Evolutionary Programming


The best way to avoid coding bugs that I know is through the practice of evolutionary programming.   There is next to nothing completely new under the sun.  Whether you know it or not, any simulation tool that you are likely to write will be an extension of something already in existence. If you can obtain source code that implements a large subset of your goal, I recommend that you either gradually change that software to meet your goals, or start the creation of your new product so that it should in principle match results with the older program for some set of test problems. 


If you start with new code, first check to make certain that you can reproduce the results of the older code to within machine round-off error.  You should not expect to match results exactly, because your programming will probably implement expressions that are formally identical, but use difference ordering of arithmetic operations to get the result.  Slight differences in source code can also influence whether or not intermediate results are temporarily stored in 80 bit CPU registers rather than 64 bit memory. Either changes in order of operations or changes in storage precision generally produce results that differ in the low order bits.  To get a quick feel for the level of impact to be expected from this change in round-off error, compile either the old or new programs to produce codes that are both fully optimized and unoptimized.  Optimization will change both order of operation and storage of intermediate quantities from what is used in unoptimized compilation.


From this point either the new or adapted code approach follow the same path.  Add new features in a way that separates three classes of changes:

  1. Code modifications that preserve results to the last bit (e.g. data structure changes, restructuring that does not alter the order of computational operations);
  2. Code modifications that only produce changes due to different machine round-off (e.g. substitution of one direct matrix solution package with another, other code restructuring that change the order of arithmetic operations); and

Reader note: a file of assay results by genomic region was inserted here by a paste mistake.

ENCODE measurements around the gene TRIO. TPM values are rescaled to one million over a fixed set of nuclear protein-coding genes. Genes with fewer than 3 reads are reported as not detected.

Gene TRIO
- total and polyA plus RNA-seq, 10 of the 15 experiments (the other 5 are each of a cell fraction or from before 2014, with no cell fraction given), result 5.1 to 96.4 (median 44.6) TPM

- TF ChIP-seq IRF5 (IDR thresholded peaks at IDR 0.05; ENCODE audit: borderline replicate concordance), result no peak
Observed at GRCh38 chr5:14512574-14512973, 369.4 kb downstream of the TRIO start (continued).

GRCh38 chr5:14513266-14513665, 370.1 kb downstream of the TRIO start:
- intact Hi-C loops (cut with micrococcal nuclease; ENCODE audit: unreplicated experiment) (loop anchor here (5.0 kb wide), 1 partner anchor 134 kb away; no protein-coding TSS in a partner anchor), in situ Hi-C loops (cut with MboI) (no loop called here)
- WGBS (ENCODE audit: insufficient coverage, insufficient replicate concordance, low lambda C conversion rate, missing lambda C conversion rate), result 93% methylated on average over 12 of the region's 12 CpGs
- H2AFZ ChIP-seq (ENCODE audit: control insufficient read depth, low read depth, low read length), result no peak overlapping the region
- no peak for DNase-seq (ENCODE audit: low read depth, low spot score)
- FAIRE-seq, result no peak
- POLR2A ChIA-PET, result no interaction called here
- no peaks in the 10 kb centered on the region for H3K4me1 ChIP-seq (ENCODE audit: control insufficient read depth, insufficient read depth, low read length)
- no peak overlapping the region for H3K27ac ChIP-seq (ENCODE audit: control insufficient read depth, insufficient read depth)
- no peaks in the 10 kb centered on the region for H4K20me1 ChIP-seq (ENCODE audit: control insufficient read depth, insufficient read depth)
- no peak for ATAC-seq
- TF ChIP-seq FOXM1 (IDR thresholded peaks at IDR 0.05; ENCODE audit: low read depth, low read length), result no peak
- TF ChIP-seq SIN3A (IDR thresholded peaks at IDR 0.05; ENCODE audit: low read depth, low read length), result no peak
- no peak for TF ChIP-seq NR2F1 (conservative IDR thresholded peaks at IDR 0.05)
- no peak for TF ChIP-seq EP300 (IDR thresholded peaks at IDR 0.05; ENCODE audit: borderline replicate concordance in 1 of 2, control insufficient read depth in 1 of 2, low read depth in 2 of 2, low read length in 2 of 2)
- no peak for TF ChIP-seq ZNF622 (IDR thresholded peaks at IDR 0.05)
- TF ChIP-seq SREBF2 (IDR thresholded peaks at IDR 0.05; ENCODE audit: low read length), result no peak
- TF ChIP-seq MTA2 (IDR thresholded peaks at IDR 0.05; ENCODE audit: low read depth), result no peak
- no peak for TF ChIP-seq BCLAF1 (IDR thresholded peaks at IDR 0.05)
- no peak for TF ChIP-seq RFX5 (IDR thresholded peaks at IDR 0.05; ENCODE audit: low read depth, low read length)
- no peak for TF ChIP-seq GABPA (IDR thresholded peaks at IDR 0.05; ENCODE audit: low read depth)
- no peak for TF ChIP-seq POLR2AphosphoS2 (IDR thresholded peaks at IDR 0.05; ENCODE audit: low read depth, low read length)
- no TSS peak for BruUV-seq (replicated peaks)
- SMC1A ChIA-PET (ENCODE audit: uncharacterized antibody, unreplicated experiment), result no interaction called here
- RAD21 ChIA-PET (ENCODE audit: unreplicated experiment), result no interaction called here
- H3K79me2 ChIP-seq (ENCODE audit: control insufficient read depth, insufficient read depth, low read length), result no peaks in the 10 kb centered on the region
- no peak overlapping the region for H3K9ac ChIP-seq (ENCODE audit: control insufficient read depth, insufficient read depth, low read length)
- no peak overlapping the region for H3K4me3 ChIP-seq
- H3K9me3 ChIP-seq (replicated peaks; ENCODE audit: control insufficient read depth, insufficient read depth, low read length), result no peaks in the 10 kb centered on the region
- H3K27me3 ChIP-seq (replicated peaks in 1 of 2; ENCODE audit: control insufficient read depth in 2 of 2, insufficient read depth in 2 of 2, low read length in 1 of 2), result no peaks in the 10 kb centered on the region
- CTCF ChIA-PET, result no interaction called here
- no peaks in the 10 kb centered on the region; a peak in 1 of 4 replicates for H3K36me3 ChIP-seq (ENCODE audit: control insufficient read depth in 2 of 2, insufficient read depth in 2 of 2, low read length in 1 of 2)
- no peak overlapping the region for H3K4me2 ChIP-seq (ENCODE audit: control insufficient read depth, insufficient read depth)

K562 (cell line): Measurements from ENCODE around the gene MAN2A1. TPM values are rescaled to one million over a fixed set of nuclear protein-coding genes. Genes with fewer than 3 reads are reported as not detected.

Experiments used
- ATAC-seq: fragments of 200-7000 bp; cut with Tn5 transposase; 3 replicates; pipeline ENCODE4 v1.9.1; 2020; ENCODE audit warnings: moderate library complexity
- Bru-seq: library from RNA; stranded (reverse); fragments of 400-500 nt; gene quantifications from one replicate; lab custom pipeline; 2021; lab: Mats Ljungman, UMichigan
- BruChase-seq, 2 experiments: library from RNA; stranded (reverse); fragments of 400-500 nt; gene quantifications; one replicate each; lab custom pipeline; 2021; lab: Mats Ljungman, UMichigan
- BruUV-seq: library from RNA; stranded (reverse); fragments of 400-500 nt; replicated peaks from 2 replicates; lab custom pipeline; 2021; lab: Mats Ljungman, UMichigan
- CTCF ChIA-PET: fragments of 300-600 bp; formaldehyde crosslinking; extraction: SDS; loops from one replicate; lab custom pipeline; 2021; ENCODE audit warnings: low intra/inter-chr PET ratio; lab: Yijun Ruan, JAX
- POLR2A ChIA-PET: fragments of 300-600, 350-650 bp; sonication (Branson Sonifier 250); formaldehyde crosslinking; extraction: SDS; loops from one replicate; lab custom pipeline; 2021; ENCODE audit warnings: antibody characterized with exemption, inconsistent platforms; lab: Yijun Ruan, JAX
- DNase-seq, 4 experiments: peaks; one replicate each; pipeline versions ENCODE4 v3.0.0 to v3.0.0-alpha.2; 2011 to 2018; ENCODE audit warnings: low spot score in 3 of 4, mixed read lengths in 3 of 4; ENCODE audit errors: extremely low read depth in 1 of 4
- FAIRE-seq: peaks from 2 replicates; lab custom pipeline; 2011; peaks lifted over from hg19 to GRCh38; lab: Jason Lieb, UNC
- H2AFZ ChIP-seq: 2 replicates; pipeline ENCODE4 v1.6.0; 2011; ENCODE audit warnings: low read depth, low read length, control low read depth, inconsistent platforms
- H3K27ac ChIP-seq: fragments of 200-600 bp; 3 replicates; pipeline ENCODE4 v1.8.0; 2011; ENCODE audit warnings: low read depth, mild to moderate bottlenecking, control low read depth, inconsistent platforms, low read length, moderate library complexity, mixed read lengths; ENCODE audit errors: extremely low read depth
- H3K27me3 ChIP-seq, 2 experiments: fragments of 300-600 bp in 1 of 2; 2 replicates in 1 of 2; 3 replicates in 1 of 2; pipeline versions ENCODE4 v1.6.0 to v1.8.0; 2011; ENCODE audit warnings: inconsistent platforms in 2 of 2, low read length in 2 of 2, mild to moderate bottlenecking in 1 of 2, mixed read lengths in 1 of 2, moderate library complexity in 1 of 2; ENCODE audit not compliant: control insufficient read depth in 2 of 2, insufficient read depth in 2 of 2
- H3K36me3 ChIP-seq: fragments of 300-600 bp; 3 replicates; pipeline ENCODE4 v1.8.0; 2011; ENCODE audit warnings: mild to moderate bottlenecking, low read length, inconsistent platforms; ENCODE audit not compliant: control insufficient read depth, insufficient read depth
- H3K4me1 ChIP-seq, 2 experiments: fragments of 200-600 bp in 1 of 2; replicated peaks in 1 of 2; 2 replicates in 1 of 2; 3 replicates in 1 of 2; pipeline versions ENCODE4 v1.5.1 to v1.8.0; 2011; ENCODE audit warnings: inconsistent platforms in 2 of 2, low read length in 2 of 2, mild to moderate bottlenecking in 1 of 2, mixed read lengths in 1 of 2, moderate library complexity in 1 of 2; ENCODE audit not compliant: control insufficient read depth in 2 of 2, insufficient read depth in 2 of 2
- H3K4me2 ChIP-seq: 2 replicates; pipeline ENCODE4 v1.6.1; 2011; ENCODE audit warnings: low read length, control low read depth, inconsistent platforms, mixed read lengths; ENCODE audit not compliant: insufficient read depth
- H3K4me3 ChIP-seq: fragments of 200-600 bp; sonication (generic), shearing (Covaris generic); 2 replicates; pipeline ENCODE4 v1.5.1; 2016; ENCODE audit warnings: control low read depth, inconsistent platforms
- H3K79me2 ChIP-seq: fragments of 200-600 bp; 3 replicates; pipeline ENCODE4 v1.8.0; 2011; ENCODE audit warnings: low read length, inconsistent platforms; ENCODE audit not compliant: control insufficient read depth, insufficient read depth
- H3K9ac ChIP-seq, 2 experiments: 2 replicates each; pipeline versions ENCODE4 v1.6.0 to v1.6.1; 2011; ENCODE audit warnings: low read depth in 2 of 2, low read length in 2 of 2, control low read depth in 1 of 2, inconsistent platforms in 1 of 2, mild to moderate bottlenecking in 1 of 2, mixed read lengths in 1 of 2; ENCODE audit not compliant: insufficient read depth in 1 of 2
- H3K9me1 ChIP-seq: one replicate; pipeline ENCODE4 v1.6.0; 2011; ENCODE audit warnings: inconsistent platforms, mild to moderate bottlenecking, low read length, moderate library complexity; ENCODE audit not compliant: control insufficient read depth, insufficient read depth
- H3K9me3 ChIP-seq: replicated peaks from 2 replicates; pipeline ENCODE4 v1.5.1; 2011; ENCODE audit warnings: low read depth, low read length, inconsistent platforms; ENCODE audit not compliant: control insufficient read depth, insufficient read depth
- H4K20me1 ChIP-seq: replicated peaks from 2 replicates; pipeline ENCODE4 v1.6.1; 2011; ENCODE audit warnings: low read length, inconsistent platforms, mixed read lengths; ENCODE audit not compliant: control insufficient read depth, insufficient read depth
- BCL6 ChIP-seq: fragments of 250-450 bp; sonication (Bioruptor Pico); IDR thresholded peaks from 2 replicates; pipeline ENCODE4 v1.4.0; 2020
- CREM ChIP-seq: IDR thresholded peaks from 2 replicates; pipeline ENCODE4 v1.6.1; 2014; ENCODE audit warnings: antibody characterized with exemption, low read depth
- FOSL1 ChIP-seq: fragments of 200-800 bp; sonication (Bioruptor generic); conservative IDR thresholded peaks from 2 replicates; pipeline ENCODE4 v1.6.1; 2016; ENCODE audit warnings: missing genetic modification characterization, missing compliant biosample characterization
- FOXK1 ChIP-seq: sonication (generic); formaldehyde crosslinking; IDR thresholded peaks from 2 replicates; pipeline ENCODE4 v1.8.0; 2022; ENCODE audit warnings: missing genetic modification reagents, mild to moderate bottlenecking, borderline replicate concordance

3. Code modifications that produce significant changes in results (e.g. new turbulence model, switch to higher order difference equations).

The first change class is easy to test and debug, although you may need to suppress compiler optimization to see the exact match.  The second is more difficult, in that you really do need to confirm that differences in results can be attributed to differences in round-off error.  The third is where you apply techniques described above such as the Method of Manufactured Solutions for changes to numerical methods, and rigorous validation to check changes in physical models.


As you review discrepancies between results of new and old programs, remember that you may find bugs in the old program.  You have no guarantee that it is perfect. 

Numerical Jacobians


As a final suggestion for detection of programming errors, I want to briefly reference material covered in a later lecture on numerically generated Jacobians.  When developing a solution to a set of nonlinear equations, always create at least one version of your program that generates elements of the Jacobian matrix numerically for comparison against any analytic expressions for the same elements.  When creating analytic derivatives use features available in Mathematica, Maple, or MacSyma to do the necessary symbolic differentiation and to automatically convert the results to Fortran or C expressions.  Also consider the use of automatic differentiation tools such as ADIFOR (

Input Model Errors


Input model errors fall into two general categories.  The first is due to entry of incorrect information into the input file. In my experience this is the largest source of correctable errors in a simulation.  As a code developer, I have dealt with huge number of code bug reports, at least 90% of which have turned out to be errors in the code user's input file.  Mostly these are typographic errors introduced as the input model is created.  They are also frequently related to failure to read guidelines for creation of the input model.  At times these errors are a secondary result of errors in documentation of the system being modeled or errors in documentation of the code’s input file structure. Input to any simulation tool can in a broad sense be viewed as a programming language, and this type of error is fully analogous to a software error in the simulation code itself.  Procedures above (except for MMS and Numerical Jacobians) are applicable to minimizing or locating input errors.  In particular good QA for each input file and separately for the simulation code’s input manual are crucial. 


The second error category is uncertainty in system geometry and initial and boundary conditions.  These are often difficult to quantify, but when the uncertainty bounds are known the impact can be assessed with a carefully designed sensitivity analysis.


Errors in Understanding Code Output


In my experience this is a relatively small source of problems.  Usually this is simply a case of assuming the wrong units for a value, or associating a value with the wrong point in space or time. The root causes are normally failure to read documentation or errors in documentation.